LEAMINGTON, Ont. -- Cannabis company Aphria Inc. says the results of its internal strategic review can be seen in the strong recreational cannabis revenue growth and profitable fourth quarter.

The firm based in Leamington, Ont., said three months ago that it would work with a consulting firm to develop a plan to assess market opportunities, prioritize initiatives and ensure it was investing in profitable opportunities that would prepare for long-term growth.

"In the fourth quarter we've already started to implement many of those outcomes from the 90-day plan which help us narrow our focus on the highest returns and the priorities for growth," interim chief executive Irwin Simon said in a conference call.

Simon said the company and its 1,000 employees have come together in a challenging time for the organization over the last six months.

It built upon existing business fundamentals and capabilities, streamlined processes, strengthened its governance and focused on building brand awareness, all with an emphasis on consistent execution, he said.

"The Aphria of today is not the Aphria of yesterday and won't be the Aphria of tomorrow. We strive to be better at all that we do so we can further our industry-leading position."

Aphria said it earned net income of $15.8 million in the final period of its fiscal year, up sharply from a $5 million loss a year ago, fuelled by growth in recreational pot sales.

The profit for the three months ended May 31 amounted to five cents per share, compared to a net loss of four cents during the same period in 2018.

Net revenue for the quarter totalled $128.6 million, up sharply from $12 million a year earlier, as revenues from adult-use cannabis rose more than 150 per cent to $18.5 million.

Analysts on average expected a quarterly net loss per share of six cents, according to financial markets data firm Refinitiv.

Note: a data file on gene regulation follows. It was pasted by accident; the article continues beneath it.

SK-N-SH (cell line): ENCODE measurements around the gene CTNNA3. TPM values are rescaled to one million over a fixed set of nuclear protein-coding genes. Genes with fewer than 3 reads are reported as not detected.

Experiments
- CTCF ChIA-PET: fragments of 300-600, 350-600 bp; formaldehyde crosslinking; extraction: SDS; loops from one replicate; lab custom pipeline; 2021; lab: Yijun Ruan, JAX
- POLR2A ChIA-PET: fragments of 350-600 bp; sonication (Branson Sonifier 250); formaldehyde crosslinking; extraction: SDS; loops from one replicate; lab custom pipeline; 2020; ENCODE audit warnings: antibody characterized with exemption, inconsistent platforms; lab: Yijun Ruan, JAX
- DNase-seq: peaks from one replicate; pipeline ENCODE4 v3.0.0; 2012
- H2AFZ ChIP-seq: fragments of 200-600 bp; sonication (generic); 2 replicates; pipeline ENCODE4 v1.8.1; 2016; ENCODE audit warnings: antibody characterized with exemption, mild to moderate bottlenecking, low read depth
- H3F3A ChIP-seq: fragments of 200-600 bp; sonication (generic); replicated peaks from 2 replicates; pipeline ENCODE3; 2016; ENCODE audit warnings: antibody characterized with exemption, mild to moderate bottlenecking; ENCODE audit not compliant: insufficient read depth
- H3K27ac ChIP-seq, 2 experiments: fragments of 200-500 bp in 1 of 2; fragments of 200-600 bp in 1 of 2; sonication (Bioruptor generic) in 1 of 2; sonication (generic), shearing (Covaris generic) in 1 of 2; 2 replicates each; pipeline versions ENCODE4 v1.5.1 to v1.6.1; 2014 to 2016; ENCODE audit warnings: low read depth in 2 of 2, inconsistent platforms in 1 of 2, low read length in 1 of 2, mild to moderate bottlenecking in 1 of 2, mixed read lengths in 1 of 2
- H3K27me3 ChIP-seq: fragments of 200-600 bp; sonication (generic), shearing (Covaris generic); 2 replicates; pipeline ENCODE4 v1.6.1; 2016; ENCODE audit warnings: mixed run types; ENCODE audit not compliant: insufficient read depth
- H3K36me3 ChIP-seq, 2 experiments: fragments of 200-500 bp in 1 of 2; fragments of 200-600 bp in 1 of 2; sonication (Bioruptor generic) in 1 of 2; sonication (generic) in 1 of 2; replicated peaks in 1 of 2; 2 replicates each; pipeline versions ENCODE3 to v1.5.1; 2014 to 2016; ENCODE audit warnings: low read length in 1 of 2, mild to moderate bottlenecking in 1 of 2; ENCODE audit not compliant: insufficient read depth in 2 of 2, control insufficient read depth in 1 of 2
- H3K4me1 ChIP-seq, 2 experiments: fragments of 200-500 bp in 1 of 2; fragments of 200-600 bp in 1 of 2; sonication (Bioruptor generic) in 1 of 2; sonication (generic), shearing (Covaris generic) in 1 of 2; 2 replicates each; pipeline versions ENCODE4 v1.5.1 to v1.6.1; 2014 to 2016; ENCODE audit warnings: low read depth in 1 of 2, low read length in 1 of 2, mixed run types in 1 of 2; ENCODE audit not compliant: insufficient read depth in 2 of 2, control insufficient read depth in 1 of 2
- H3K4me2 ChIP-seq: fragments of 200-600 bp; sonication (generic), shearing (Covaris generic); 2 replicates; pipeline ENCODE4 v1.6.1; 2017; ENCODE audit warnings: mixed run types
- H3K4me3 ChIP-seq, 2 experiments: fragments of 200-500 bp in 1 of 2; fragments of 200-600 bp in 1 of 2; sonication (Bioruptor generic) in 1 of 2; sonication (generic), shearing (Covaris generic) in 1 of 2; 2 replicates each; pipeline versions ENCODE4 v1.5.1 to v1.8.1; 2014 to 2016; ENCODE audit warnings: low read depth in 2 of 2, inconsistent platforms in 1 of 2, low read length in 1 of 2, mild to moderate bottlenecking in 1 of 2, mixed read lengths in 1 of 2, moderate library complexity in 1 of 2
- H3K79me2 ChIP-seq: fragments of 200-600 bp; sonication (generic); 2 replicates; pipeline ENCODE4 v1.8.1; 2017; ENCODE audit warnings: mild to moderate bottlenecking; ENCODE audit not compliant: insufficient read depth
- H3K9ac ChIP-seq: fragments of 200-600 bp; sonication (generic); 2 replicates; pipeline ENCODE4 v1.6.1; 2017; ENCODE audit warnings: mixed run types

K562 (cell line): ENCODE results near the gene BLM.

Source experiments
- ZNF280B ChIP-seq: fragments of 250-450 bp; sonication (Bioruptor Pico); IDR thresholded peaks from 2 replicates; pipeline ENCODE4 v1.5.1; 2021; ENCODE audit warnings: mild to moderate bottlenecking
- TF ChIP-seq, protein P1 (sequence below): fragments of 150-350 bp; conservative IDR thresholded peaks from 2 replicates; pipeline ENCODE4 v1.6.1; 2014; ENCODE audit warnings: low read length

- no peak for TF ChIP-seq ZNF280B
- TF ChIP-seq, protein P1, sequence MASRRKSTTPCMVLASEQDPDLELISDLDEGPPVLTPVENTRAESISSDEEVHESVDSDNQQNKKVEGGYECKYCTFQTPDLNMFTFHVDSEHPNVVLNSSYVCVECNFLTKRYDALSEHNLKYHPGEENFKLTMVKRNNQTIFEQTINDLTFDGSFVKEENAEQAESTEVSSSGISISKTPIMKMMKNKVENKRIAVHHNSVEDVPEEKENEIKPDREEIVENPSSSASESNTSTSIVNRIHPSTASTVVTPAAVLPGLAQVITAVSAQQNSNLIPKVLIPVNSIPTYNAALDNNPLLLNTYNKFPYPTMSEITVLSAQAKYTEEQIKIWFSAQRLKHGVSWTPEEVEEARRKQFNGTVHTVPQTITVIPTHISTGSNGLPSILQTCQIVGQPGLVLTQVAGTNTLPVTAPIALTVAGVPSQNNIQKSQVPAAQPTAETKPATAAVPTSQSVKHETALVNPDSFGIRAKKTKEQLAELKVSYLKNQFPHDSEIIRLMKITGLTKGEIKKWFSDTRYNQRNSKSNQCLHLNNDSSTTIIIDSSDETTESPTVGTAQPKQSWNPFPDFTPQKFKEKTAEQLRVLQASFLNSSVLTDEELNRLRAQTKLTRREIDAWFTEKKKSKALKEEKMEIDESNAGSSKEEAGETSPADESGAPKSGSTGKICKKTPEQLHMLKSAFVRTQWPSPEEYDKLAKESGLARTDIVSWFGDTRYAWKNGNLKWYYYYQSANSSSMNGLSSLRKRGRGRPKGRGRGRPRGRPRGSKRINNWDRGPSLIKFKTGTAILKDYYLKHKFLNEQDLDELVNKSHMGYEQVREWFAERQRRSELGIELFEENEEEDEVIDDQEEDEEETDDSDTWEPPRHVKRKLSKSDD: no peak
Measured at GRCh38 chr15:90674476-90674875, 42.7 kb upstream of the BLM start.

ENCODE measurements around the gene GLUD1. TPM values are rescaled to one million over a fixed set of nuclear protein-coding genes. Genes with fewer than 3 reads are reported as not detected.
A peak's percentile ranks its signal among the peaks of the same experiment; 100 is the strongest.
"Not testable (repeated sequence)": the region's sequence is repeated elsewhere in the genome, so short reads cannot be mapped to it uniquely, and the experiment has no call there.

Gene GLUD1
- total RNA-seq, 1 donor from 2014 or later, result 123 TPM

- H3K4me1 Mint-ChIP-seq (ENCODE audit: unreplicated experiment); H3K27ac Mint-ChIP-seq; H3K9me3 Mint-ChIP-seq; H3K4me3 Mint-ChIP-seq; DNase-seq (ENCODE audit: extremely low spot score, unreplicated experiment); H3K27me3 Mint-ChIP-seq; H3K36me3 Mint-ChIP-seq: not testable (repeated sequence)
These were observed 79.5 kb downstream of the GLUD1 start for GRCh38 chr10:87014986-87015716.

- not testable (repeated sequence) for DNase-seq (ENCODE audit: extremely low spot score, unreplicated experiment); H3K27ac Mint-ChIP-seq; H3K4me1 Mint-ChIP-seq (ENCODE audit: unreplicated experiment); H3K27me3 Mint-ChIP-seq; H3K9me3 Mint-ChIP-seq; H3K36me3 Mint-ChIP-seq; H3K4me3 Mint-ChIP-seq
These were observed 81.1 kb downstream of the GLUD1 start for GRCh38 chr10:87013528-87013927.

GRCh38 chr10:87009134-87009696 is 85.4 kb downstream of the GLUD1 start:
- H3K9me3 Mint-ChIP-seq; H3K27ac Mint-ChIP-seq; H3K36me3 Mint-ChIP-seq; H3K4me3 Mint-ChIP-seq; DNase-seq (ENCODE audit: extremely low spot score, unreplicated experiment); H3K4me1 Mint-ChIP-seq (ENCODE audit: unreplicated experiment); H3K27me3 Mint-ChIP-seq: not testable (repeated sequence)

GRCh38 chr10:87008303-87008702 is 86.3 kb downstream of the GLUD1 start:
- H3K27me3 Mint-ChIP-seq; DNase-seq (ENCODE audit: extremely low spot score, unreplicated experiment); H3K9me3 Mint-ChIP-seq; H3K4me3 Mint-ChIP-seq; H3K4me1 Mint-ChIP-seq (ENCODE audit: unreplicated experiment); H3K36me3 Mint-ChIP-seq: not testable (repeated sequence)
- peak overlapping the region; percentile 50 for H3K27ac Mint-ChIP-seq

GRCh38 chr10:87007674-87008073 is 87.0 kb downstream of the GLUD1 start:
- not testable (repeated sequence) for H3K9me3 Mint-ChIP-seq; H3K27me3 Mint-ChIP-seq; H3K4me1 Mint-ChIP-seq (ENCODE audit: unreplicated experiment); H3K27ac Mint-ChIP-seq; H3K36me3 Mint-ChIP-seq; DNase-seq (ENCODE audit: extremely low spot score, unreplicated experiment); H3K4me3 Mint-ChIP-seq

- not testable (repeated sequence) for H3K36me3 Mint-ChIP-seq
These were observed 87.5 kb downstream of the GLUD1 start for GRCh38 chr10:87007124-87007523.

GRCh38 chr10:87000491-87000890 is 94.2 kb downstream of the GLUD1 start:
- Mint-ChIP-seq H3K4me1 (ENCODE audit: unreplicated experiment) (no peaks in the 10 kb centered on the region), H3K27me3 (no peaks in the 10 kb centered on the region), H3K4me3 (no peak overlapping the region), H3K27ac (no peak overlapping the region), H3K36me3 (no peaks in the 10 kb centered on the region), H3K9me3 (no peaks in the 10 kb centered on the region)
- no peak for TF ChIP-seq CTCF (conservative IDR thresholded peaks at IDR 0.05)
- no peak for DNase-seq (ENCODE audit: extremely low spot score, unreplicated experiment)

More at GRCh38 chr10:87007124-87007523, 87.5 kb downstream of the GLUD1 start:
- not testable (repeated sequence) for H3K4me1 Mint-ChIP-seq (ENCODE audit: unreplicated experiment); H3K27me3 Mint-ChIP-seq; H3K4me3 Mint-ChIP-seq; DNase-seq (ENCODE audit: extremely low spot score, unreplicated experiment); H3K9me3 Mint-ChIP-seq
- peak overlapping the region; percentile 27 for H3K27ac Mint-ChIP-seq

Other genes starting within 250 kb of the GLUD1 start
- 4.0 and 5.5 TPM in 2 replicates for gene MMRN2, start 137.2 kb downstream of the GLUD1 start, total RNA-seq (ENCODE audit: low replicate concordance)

For the full year, Aphria reported a net loss of $16.5 million compared to $29.4 million in net income during the previous financial year.

The company reiterated its goal of generating $1 billion of annualized revenue by the end of calendar year 2020.

With an expertise building a consumer packaged goods business in the United States, Simon says he understands that the potentially lucrative market still faces challenges from legalization and questions about cannabis use food and personal care products.

"We're always looking for opportunities in the U.S. but it needs to be the right opportunity, one that will create real and long-term value for our shareholders," he told analysts.

"If we look to the future, Aphria will be the consumer packaged goods company with plenty of options in the U.S. market."

In Canada, the company is anticipating the legalization later this year of pot-infused edibles and other next-generation products.

Simon said he expects vapes and concentrates will represent close to 30 per cent of the Canadian adult use market by 2021.

"We believe the expected legalization of vapes and concentrates will mark a significant turning point in the Canadian market, providing more choices, new experiences while opening the door to a range of new consumers."

Aphria's upper ranks have seen a major shakeup in recent months.

In May, Aphria announced its president Jakob Ripshtein's resignation and that he would be vacating the role as after June 7.

In addition, the cannabis company has been without a permanent chief executive since Vic Neufeld left the top job on March 1 after Aphria faced allegations in December by short-sellers who questioned the pot firm's recent acquisitions in Latin America, calling them "largely worthless" and purchased at "vastly inflated" prices to benefit insiders.

Aphria denied the allegations and a special committee formed by Aphria's board to review the deals in question found in February that the takeover of companies in Jamaica, Argentina and Colombia were within an acceptable price range.